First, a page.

Liza Jessie Peterson in “A Peculiar Patriot” at National Black Theatre.

How do you pick the plays you put on your stage?

McCRORY: Plays are selected in a multifaceted approach that decenters one voice and creates a space for multiple people to have buy-in and input in the decision-making. It may be guided by someone like me, but it is done through a shared process of the creative staff reading and holding conversation about the play and around the artist. We then open the dialogue to include the CEO and the operations department, to determine whether the play fits inside the larger scope and spectrum of the institution. Decisions stem from what the community needs to hear. How can we be a vehicle and give voice to what we perceive and what we are hearing? That may be the best message at this moment.

It is a collaborative process, not a dictatorship. It is a space that leans into community care and community consensus as a way and means to get community buy-in. NBT makes sure that we get to present a mainstage production, which is a highly expensive/valuable asset for us to invest inside of.

LYTHCOTT: The process of picking plays at NBT most often starts with the artist. We constantly see ourselves as a space of service to Black artists. Often the play starts with the artist we have been supporting or we would like to support or nurture, looking at either a body of work that they have already created or NBT has been in the space of developing, and sometimes commissioning new work from artists that we believe have something to say. Part of the uniqueness of NBT as a Black theatre is that we are often interested less in the play and more interested in the human being and cultivating the human being through their art form.

What’s your annual budget, and how many artists do you employ each season?

McCRORY: NBT’s current annual budget is right around 3 million. During an unprecedented year, NBT was able to employ 120 artists (actors, directors, designers, visual artists, etc.). In previous years of operation at full capacity, NBT has typically been able to employ approximately 175 artists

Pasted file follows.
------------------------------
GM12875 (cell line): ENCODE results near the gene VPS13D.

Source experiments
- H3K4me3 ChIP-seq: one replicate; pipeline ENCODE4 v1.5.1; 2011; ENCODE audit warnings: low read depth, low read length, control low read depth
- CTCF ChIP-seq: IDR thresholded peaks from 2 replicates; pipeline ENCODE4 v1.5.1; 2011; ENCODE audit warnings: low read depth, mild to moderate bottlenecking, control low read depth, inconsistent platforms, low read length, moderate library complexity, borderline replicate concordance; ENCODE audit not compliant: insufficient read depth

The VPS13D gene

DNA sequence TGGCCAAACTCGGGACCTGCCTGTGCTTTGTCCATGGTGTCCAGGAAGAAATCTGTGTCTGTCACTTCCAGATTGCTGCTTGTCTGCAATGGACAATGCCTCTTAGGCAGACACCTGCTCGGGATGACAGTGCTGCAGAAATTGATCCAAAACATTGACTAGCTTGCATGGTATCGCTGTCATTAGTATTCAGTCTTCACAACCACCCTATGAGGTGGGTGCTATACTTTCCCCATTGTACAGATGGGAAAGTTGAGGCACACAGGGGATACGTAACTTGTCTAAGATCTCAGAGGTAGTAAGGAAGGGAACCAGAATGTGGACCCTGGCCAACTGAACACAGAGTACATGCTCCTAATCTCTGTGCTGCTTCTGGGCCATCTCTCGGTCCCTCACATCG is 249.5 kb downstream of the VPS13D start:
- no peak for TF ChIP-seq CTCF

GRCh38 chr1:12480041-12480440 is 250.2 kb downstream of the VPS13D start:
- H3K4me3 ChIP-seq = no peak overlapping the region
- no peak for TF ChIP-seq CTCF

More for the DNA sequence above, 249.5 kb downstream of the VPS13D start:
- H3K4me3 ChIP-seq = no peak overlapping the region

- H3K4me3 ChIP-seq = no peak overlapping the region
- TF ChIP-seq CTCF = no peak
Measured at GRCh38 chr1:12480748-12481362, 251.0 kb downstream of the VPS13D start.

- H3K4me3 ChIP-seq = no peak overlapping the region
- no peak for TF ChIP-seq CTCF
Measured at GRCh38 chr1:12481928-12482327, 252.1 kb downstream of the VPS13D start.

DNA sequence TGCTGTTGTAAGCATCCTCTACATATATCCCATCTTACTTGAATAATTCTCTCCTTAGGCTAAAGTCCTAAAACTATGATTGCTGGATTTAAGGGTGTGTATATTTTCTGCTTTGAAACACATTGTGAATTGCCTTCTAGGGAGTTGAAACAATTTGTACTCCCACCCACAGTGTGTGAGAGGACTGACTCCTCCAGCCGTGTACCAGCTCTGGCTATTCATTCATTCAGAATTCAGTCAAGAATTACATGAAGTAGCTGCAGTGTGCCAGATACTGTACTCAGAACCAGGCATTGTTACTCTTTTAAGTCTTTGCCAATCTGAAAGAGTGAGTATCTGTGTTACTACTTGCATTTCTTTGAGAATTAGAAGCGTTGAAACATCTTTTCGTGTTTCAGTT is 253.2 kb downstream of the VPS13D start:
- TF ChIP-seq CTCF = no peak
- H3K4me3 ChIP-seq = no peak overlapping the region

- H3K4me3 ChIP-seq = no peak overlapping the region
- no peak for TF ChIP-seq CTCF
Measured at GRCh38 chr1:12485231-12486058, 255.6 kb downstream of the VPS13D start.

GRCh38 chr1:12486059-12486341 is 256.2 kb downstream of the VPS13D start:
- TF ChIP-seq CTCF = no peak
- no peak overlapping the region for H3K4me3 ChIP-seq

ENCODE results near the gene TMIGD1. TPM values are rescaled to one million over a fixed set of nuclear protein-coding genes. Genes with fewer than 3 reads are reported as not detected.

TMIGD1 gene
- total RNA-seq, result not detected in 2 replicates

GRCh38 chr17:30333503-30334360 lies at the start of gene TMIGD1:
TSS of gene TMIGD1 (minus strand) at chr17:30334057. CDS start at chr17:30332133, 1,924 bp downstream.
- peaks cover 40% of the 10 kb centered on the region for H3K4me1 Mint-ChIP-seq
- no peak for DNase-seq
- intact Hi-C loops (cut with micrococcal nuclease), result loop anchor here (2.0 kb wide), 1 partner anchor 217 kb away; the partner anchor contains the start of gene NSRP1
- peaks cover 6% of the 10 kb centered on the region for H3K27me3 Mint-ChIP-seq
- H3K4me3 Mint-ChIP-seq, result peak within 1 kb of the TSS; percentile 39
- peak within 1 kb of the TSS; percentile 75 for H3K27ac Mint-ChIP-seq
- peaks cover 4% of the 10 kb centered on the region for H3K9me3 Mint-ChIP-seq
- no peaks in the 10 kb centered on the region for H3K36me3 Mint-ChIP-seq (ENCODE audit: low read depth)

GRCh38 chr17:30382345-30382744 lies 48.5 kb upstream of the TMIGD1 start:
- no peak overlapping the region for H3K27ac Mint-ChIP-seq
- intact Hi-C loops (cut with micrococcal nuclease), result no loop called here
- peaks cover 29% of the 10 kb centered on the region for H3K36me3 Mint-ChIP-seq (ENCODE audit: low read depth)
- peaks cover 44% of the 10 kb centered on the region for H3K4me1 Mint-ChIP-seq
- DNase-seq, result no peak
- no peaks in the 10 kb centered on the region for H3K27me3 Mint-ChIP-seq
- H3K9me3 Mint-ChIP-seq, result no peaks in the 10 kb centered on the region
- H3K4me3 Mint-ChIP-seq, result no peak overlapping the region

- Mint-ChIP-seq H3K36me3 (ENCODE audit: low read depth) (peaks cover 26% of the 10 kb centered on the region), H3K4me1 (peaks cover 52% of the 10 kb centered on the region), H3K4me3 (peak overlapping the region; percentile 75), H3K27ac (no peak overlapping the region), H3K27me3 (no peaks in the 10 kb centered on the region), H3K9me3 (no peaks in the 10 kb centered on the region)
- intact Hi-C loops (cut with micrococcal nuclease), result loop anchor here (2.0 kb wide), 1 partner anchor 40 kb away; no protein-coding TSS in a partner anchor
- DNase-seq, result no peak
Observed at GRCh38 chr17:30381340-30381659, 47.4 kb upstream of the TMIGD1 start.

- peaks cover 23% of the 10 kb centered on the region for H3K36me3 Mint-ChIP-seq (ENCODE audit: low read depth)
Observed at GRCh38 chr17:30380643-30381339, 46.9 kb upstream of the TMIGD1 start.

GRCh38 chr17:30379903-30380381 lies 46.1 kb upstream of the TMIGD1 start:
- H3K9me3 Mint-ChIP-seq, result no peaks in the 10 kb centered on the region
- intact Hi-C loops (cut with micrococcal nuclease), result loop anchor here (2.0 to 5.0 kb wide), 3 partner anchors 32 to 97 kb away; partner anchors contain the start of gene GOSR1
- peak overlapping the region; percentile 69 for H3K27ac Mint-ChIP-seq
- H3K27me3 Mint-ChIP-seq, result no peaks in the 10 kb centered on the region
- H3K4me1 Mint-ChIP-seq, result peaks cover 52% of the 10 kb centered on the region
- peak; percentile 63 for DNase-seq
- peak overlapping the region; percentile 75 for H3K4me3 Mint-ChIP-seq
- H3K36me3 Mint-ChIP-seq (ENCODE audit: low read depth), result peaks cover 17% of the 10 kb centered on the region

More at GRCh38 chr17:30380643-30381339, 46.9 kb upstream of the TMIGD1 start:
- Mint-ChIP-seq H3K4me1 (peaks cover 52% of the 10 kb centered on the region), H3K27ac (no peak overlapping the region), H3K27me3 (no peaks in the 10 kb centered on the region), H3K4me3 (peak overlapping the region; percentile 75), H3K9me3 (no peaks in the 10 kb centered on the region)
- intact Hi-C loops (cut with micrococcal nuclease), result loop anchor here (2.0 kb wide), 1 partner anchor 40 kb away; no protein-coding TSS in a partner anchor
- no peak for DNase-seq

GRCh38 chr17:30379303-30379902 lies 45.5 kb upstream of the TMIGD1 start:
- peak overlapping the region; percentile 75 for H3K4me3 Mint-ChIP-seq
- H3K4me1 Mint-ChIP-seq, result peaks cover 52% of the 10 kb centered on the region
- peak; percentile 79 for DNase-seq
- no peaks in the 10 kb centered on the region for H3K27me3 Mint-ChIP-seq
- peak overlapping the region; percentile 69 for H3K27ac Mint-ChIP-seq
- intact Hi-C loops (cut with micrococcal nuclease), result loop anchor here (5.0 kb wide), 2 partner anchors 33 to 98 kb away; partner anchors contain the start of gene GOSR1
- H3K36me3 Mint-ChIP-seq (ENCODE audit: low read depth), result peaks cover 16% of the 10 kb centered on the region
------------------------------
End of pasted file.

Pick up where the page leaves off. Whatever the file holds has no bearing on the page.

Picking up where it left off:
How did your theatre adapt to the past 22 months of COVID-19, and what does the prognosis look like?

LYTHCOTT: COVID-19 came at a really auspicious moment for NBT. We closed our doors along with everybody in March 2020, but we also signed our capital redevelopment deal with our developer on June 18, 2020—Dr. Teer’s birthday. So COVID-19 for us has been a really bifurcated time. Obviously, like the rest of our sector, we are grappling with the impact of lost revenue, and at the same time we were gearing up for a historic ground-up construction project that brings a multi-use 22-story building to our property on the corner of 125th and Fifth Avenue. For us it has been a period of great strategic planning, of moving out, of demolition, of building, of designing, of putting together our capital redevelopment team. It has been a time of extreme growth to meet the opportunity from a capacity standpoint. A tremendous amount of hiring, creating strategic plans, fundraising—all of the things associated with a full-on capital project and campaign, which has been really exciting and overwhelming to do over Zoom. Creatively, NBT leaned into our mission more than ever, which is service and which is care. My role as CEO went into overdrive around advocacy for the sector. Advocacy on the state, city, and federal levels for COVID-19 relief and recovery.

From a creative standpoint we did what a lot of people chose to do, which was to pivot to a digital platform. The uniqueness of NBT is that we really believe a superpower of ours is acknowledging that we don’t know what we don’t know. Therefore, instead of rushing to put our plays on digital platforms or creating digital plays, our first reflex was to check in with all of the artists and staff that we support, becoming active listeners and beginning to curate new digital conversations. We launched NBT@Home based on creating space for artists to talk about their concerns through navigating the pandemic. Although we couldn’t produce plays in person, we could continue to support Black artists through the commissioning and development of works, and growing our residency program—understanding that artists often belong to a class of labor that slips through the cracks of the safety nets that were being rolled out by the federal and state government. As a home away from home for our culture and for Black artists, we wanted to make sure they had a place to land. What they could be secure in, over the last 20 months or so, is that we were still very actively their home away from home in all respects. NBT has also extended our residency program so that existing residents when the pandemic hit could continue to be supported with artistic and financial resources.